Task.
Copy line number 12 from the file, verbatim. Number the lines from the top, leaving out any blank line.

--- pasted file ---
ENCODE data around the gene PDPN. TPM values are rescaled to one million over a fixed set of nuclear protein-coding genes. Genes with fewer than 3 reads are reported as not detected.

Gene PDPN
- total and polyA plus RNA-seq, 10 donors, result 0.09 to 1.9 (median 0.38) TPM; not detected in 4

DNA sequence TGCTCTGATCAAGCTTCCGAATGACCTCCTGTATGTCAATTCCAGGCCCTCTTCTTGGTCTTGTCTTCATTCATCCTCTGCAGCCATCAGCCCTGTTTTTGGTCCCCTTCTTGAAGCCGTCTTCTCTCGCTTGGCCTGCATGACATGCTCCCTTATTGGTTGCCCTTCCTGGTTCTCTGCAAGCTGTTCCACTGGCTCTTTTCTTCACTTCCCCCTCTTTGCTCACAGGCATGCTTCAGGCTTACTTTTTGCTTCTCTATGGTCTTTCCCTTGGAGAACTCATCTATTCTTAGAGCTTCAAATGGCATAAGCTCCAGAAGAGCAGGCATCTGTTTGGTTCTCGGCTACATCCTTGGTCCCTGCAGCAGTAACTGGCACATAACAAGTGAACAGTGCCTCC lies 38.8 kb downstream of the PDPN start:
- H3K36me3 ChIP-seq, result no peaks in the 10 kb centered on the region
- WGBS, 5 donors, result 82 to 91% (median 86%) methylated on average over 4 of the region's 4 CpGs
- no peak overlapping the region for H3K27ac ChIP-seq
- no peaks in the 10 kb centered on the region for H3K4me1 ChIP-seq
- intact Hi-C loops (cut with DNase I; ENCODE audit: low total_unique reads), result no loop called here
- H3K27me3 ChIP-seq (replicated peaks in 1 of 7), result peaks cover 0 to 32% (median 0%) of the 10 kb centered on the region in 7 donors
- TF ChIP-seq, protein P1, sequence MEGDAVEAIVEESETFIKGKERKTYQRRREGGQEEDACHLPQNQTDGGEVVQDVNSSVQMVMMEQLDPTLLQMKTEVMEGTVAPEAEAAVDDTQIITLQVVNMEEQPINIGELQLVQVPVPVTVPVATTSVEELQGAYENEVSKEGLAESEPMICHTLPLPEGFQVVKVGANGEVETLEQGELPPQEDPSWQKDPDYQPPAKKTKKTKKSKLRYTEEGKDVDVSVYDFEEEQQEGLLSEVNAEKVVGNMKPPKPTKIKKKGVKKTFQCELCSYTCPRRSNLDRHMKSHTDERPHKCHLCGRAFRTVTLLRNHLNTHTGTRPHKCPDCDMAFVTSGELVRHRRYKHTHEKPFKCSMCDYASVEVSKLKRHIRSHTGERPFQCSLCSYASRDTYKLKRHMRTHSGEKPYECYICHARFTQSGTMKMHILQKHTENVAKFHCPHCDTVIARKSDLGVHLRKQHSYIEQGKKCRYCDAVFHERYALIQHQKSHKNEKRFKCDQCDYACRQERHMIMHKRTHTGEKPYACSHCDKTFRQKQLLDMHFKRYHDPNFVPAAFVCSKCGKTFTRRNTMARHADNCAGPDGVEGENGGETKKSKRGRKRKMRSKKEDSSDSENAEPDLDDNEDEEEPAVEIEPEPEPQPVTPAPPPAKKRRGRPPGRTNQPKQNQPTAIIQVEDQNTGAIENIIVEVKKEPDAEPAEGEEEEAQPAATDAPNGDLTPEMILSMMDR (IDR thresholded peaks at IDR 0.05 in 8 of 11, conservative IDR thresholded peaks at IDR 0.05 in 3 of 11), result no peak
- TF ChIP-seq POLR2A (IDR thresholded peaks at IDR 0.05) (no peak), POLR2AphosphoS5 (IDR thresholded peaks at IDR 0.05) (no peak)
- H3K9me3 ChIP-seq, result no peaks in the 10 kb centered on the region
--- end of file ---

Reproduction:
- TF ChIP-seq POLR2A (IDR thresholded peaks at IDR 0.05) (no peak), POLR2AphosphoS5 (IDR thresholded peaks at IDR 0.05) (no peak)